In fairness, the Moncton Times and Transcript has three stories on city politics. One is on the last meeting before the election for the Moncton council. One is about the last meeting before the election for the Deippe Council. One is about a defamatory flyer sent to Dieppe voters by mail - a flier that everybody denies sending.
There is nothing about issues in these elections. Not a word. Earlier, there were brief statements from most of the candidates - but few of them had much to say. How can voters possibly make intelligent decisions when most of them have no idea what the issues are or what the arguments for and against are?
A newspaper is supposed to supply us with that information so we can make informed decisions. But all this newspaper has done is to try to pump up excitement for a so-called events centre. And, even of that, it has not reported a word of argument against it. That's not journalism. That's propaganda.
As well, the whole first section is organized (by the editor) as a confusing shambles. For example, beclow the story on the last meeting of Riverview counil (which tells us nothing because there was nothing to tell in the first place) is a story in which we suddenly find ourselves in Vienna with the European Union discussing Syria.
In a way, these are stories that go together since neither tells us anything. But when a newspaper groups its stories, it really should put together two stories that say nothing - about the same subject. In fairness, they did carry a story about Moncton council that said nothing, and it's just above the one about Riverview council that said nothing. So that's at least a step in the right direction.
Page 8 has the only other big story in section A. It features a picture of Premier Alward with Crandall University officials. He received the Distinguished Alumni Award. You can guess what Alward is saying because everybody is smiling, and the university president looks as though he's about to clap hands. That tells us that what Alward is saying is that he'll be happy to sign a document assuring Crandall he is not gay. (If you check his body language, though, especially his hands, it raises doubts about that.)
Two stories in NewsToday deserve a close read.
1. Appeals board fails veterans.
Canadian and American governments have been slow to meet the needs of veterans. (After all, we don't them any more. So let's move on so we can cut taxes.) The dead are easily enough disposed of with a coffin, a flag, and an annual Nov. 11 speech in which politicians say how grateful they are.
But the lasting wounds, both physical and mental, cost money. And that's money we can better spend by cuttinig taxes for the rich, and giving out overpriced contracts for jet fighters.
2. N.B profs want say in spending.
This is bigger than it looks. Universities are coming to be dominated by the businessmen who sit on their boards. It is bad enough that they are reorganizing universites to be service centres to add to corporate profits. But they are also spreading corporation methods to university administrators.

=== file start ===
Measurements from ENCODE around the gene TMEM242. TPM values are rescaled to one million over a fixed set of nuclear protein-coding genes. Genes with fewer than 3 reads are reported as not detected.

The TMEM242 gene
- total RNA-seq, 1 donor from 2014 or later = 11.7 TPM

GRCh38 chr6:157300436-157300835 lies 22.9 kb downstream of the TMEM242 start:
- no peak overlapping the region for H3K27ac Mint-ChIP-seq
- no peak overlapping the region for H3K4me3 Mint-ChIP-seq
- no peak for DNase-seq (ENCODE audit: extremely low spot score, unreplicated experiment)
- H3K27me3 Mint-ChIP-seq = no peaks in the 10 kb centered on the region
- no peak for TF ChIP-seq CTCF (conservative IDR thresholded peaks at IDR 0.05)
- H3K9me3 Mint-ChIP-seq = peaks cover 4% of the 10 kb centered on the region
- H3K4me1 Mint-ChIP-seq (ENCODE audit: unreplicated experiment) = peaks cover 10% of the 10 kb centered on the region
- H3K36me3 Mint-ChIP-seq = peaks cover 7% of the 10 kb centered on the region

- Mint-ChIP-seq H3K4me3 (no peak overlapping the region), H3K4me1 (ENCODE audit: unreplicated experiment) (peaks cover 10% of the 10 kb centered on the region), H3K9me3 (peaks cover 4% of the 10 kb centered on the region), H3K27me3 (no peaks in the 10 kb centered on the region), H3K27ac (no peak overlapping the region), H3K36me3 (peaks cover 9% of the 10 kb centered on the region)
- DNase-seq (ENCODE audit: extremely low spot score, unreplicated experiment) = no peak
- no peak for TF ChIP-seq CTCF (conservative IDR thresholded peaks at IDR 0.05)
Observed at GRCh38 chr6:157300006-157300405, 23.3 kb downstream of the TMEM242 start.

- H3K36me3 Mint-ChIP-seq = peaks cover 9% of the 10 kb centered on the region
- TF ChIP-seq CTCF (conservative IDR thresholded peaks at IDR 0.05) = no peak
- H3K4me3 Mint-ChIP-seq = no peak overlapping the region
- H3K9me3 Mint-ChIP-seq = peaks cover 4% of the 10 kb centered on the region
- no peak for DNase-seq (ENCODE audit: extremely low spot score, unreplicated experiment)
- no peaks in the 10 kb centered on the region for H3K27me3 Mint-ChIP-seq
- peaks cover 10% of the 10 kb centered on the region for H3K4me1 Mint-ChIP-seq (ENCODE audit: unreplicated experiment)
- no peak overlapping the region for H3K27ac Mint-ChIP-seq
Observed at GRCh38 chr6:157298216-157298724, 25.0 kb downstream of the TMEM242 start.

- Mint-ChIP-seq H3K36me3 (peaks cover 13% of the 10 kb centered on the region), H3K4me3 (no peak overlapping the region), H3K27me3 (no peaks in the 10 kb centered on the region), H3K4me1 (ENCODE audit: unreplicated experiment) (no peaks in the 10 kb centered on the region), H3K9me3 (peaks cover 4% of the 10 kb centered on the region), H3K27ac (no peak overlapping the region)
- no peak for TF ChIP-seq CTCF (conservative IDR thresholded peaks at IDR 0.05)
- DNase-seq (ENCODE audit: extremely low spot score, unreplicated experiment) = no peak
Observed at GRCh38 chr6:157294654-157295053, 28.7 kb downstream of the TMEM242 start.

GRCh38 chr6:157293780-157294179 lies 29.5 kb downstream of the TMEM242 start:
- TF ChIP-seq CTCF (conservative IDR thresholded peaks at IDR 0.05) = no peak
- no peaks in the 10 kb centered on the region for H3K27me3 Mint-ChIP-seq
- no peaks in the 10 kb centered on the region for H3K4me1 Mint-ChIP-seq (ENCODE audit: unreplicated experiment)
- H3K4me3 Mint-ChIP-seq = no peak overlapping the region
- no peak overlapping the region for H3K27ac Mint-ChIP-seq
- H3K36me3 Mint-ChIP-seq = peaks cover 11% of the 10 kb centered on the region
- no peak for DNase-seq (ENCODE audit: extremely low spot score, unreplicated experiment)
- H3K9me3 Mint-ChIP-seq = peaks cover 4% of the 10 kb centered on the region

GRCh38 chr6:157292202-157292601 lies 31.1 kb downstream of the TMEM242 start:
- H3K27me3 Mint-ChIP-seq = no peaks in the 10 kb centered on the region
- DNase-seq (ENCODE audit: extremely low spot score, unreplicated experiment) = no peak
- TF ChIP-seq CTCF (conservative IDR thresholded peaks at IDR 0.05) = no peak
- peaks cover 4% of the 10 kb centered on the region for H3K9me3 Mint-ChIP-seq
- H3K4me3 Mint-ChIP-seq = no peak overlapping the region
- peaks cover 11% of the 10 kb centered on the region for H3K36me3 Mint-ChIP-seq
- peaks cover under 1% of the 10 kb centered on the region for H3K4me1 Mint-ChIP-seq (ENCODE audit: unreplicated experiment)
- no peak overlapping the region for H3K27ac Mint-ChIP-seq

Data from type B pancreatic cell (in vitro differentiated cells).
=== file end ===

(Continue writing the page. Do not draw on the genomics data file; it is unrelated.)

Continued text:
About ten years ago, I was asked to accept a nomination to be president of a university. (The request came from businessmen on the board, but it was delivered through one of their teams of lawyers.) When I expressed doubts, they laid out the terms. I was astonished.
Not only was the pay very high, but it would continue for the rest of my career, and would greatly ncrease my pension. My mortgage would become interest-free. If I did a really bad job, and they had to fire me, I would not only keep my huge salary but would also get a magnificent bonus. And there was more.
I turned it down. (Damn fool!)
This sort of thing has businessified university administrations, creating a whole new class of professional administrators who generally know nothing about education, but who enjoy the company and benefits of their new social circle, the corporation presidents.
Now to the editorial and oped pages.
The editorial, to be fair, does discuss what it sees as a mnicipal election issue - tax relief. It would be more convincing if this were not the same editorial columnist who wants us to borrow a hundred million to buy a hockey rink for a rich man.
Skip Norbert's column. It's on universities; and he knows nothing whatever about them. Even his citation in 'The Last Word' shows an ignorance that surprises me coming as it does from G.K.Chesterton.
Norbert constantly talks about education being in the nineteenth century (which is certainly true of the universities.) The trouble is that his own ideas belong to the eighteenth century.
Alan Cochrane (staff writer) writes a hard-nosed, well-researched, investigative story on a crucial issue of our time - playing paintball.
Louise Gilbert writes a more useful one in her 'seniority rules' column.
Generally, though, this issue is a prime example of The Moncton Times and Tribune doing what it is designed to do - keep people in the dark.